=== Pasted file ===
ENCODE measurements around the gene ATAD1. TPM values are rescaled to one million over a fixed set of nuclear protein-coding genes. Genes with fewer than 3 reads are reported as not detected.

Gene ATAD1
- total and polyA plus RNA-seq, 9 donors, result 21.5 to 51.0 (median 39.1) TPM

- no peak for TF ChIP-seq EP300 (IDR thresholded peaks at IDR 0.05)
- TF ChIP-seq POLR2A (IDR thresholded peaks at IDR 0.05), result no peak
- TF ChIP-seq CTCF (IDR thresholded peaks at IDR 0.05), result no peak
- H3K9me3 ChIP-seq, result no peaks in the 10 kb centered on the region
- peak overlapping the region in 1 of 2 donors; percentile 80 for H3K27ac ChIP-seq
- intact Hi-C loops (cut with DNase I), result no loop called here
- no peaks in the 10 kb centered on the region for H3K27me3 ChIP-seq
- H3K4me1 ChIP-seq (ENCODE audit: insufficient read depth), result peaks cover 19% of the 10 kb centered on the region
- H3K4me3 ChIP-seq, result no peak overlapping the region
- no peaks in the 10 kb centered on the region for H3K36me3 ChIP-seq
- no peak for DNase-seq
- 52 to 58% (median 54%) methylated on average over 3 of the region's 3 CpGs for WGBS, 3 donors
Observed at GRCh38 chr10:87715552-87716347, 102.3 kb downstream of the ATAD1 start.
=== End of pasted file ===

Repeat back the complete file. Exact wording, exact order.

ENCODE measurements around the gene ATAD1. TPM values are rescaled to one million over a fixed set of nuclear protein-coding genes. Genes with fewer than 3 reads are reported as not detected.

Gene ATAD1
- total and polyA plus RNA-seq, 9 donors, result 21.5 to 51.0 (median 39.1) TPM

- no peak for TF ChIP-seq EP300 (IDR thresholded peaks at IDR 0.05)
- TF ChIP-seq POLR2A (IDR thresholded peaks at IDR 0.05), result no peak
- TF ChIP-seq CTCF (IDR thresholded peaks at IDR 0.05), result no peak
- H3K9me3 ChIP-seq, result no peaks in the 10 kb centered on the region
- peak overlapping the region in 1 of 2 donors; percentile 80 for H3K27ac ChIP-seq
- intact Hi-C loops (cut with DNase I), result no loop called here
- no peaks in the 10 kb centered on the region for H3K27me3 ChIP-seq
- H3K4me1 ChIP-seq (ENCODE audit: insufficient read depth), result peaks cover 19% of the 10 kb centered on the region
- H3K4me3 ChIP-seq, result no peak overlapping the region
- no peaks in the 10 kb centered on the region for H3K36me3 ChIP-seq
- no peak for DNase-seq
- 52 to 58% (median 54%) methylated on average over 3 of the region's 3 CpGs for WGBS, 3 donors
Observed at GRCh38 chr10:87715552-87716347, 102.3 kb downstream of the ATAD1 start.